Stark previously worked with Cornhusker football (1989-2004), with Omaha Mavericks hockey, and a host of other collegiate and professional programs. For the past 14 years, he’s been in the pits of NASCAR. He currently works intensely with six drivers: Jeff Gordon, Jimmy Johnson, Kasey Kahne, Brian Vickers, and Dale Earnhardt Jr. (winner of the Daytona 500 this year).

Altogether, Stark has been part of 20 national championships. He earned three championship rings with the Huskers, where he was instrumental in launching a player feedback council.

Players need someone to consult when crisis strikes off the field, he says, someone who isn’t the coach.

Stark continues working with former Huskers coach Frank Solich at Ohio University and recently began helping the Wyoming football team and Omaha Lancers hockey team. His accolades, mementos and signed posters adorn his home office in West Omaha. The former clinical psychologist (originally from Hastings, Neb.) refers to his collegiate and high school sports consulting as a “hobby.” NASCAR and business consulting provides his income.

Despite Stark’s privileged position to watch some of the world’s most memorable sporting events, he says that the Creighton Bluejays’ narrow win over St. John’s remains a particularly insightful moment for anyone wishing to understand one of sports history’s most special relationships—the relationship between one of college basketball’s all-time greats with his coach/father.

“Doug McDermott absolutely loves to play for his father. You can tell,” Stark says, recalling the frigid night in late January when coach Greg McDermott turned to his son with a simple compliment: “Doug, it was a great game, great effort.”

The younger McDermott was beaming in response, not because he had single-handedly carried the team. Rather, he was simply happy to help his father.

“I’ve been blessed to have worked with Heisman winners, players of the year, All-Americans, Olympic gold medalists, all of them,” Stark says, “but none of them are as good as Doug McDermott.”

Kelsey Saddoris and Kayleigh Begley

April 29, 2014 by
Photography by Bill Sitzmann

Marriage proposals from secret admirers. Out-of-the-blue invitations to high school proms in distant states. Being dubbed “America’s Sweethearts.” Such are the lives of two of the city’s newest instant celebrities.

Being featured on the cover of Sports Illustrated has the power to do that, you know.

Creighton University dance team members Kelsey Saddoris (left on previous page) and Kayleigh Begley were pictured flanking Bluejay senior Doug McDermott on the cover of the March 17 issue of the magazine. Saddoris is a pre-med junior from Ankeny, Iowa. Begley, a pre-law freshman, is the homegrown product of Millard North High School.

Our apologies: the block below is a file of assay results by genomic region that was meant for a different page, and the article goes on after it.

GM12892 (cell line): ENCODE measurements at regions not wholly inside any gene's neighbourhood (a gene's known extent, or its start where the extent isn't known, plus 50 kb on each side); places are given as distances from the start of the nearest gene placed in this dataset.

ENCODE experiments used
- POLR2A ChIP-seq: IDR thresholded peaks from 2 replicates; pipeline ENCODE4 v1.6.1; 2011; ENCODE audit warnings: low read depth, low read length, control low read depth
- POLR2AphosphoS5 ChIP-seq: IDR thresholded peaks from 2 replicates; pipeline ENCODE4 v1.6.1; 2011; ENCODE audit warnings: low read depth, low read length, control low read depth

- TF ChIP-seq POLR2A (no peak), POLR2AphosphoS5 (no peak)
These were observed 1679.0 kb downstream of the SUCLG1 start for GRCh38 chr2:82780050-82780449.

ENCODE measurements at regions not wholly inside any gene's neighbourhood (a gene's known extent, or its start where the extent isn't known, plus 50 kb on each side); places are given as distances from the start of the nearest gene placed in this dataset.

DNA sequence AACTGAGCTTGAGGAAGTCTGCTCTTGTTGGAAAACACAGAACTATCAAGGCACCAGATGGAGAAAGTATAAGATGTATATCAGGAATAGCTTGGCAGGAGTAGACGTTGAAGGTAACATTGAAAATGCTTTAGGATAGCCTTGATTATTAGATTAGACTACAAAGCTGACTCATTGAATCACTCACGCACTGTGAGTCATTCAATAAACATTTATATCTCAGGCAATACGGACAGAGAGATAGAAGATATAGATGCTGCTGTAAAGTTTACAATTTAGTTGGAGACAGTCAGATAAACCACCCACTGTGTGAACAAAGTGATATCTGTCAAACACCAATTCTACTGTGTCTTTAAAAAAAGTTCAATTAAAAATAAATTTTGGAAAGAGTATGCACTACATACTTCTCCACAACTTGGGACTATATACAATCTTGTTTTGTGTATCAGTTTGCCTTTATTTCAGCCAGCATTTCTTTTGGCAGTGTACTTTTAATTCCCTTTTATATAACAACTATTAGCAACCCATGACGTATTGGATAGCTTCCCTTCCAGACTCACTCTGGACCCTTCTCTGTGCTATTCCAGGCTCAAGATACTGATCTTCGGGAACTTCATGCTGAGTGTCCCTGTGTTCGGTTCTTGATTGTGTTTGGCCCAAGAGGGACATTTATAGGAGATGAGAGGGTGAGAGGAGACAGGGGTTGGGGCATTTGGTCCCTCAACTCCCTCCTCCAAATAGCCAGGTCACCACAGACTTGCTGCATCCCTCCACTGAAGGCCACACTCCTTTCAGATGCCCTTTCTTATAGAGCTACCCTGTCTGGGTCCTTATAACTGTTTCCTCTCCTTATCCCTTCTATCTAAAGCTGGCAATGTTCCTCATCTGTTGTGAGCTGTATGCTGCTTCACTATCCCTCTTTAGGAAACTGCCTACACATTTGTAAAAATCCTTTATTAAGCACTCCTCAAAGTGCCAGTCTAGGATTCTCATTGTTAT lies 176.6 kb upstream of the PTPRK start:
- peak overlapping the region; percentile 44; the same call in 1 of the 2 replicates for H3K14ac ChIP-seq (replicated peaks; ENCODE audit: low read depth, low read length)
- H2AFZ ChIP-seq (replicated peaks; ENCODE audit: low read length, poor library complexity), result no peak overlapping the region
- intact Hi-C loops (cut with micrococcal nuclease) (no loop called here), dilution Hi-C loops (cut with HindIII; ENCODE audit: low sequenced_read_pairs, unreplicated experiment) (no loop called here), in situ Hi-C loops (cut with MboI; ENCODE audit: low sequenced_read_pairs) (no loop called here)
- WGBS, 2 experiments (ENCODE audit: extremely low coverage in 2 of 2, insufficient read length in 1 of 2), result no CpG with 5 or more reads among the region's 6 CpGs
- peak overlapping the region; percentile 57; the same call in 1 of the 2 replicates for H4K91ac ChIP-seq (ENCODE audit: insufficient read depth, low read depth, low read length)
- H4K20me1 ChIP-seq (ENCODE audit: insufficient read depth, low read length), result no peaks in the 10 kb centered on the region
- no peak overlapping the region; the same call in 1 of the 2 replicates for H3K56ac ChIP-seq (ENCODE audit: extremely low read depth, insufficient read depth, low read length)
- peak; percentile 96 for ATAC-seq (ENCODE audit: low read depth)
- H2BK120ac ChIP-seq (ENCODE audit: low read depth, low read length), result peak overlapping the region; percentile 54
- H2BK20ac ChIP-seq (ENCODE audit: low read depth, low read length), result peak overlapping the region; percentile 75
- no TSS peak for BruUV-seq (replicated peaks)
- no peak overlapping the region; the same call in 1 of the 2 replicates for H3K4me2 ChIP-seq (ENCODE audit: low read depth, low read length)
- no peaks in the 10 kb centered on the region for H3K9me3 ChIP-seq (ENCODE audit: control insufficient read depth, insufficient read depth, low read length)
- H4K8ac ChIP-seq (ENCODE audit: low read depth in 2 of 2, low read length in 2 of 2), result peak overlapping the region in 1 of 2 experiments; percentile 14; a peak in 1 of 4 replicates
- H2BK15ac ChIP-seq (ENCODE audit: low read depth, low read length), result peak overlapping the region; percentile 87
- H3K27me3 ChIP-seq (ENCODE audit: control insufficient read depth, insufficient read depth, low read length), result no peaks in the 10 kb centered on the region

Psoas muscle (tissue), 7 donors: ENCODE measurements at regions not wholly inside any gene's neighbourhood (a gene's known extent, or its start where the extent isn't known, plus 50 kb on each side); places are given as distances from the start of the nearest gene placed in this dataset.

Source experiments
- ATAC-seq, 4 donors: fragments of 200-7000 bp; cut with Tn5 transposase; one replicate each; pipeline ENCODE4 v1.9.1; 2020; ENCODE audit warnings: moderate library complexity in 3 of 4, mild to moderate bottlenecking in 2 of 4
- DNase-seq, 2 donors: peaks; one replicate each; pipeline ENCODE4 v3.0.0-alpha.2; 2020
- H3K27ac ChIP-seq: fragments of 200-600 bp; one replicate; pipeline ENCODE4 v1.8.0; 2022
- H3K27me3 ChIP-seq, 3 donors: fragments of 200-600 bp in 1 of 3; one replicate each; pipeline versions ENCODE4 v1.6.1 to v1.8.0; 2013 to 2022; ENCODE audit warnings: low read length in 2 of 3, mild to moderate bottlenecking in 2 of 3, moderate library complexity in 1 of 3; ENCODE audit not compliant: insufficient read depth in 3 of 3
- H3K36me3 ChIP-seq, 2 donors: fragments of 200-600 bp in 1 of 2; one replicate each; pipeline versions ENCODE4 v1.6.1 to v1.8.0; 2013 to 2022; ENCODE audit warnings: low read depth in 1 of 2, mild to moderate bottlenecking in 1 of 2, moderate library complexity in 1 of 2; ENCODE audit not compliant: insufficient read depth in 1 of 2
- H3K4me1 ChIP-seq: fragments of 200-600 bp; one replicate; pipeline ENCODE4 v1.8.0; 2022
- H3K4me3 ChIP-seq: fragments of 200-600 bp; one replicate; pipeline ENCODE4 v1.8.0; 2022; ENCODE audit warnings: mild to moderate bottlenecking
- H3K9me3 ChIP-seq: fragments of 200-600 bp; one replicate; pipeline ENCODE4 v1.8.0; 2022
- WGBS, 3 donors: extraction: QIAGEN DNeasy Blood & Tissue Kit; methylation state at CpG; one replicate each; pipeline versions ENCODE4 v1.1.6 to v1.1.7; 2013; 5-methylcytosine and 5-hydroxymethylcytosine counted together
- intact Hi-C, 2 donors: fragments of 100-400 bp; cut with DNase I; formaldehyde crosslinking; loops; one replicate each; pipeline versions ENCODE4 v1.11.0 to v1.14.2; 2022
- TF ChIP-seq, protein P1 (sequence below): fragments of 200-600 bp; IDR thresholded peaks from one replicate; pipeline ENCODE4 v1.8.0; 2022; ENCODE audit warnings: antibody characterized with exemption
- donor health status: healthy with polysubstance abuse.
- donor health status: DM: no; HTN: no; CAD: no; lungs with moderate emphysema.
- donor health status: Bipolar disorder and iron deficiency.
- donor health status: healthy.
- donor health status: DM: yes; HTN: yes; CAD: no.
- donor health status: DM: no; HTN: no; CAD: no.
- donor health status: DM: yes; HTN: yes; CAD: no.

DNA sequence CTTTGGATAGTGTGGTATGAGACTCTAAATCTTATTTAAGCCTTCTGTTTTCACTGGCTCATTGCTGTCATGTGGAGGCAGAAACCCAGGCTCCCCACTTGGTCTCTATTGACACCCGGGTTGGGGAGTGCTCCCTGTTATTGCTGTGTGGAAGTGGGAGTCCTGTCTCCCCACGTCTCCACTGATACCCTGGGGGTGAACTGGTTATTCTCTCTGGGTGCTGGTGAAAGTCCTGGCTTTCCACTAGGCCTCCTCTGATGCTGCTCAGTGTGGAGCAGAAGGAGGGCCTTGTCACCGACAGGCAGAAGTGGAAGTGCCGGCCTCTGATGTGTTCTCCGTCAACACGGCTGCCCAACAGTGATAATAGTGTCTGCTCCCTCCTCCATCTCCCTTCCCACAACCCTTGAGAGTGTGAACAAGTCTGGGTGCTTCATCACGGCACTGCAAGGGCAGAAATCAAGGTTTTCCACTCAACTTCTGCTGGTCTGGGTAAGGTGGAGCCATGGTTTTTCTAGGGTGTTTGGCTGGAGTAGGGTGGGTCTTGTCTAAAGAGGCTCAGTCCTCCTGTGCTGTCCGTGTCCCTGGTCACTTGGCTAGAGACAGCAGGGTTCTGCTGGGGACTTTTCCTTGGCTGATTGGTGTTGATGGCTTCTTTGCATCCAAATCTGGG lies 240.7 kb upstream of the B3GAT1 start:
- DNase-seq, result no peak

“This has all been like a dream,” says Begley. “This is my first year of college, and that has been a crazy enough experience in itself. But to be a part of the Creighton program in such an exciting year…and then Sports Illustrated…and now you guys. It’s just been a magical year.”

“The change to the Big East,” adds Saddoris, “has been huge for us. New logo. New mascot. New league. It’s been amazing fun. The response—not just to the magazine cover but to everything about Creighton’s success—has been just unbelievable.”

McDermott, the All-Everything “Dougie McBuckets,” led the nation in scoring with 26.7 points per game. He has since earned college basketball’s most prestigious honors in being named both the John R. Wooden Award Player of the Year and The Associated Press Player of the Year. His third first-team appearance on the AP’s All-America team makes him the first player to rack up a trio of such honors since Patrick Ewing and Wayman Tisdale did so in the 1980s. McDermott’s 3,150 career points places him a lofty No. 5 on college hoops’ all-time scoring list.

Savvy sports fans know that the Sports Illustrated cover was homage to its 1977 ancestor that featured Larry Bird striking the same pose with Indiana State cheerleaders. Both covers carried the same headline of “College Basketball’s Secret Weapon.”

The magazine hit newsstands during spring break and Omaha Magazine’s photo shoot took place the very day that classes resumed.

“Pretty weird out there today, but in a good way,” Begley says while mugging for the camera. “Campus was totally on fire today!”

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Creighton vs. Villanova Win at Home

February 18, 2014 by
Photography by Joe Mixan Photography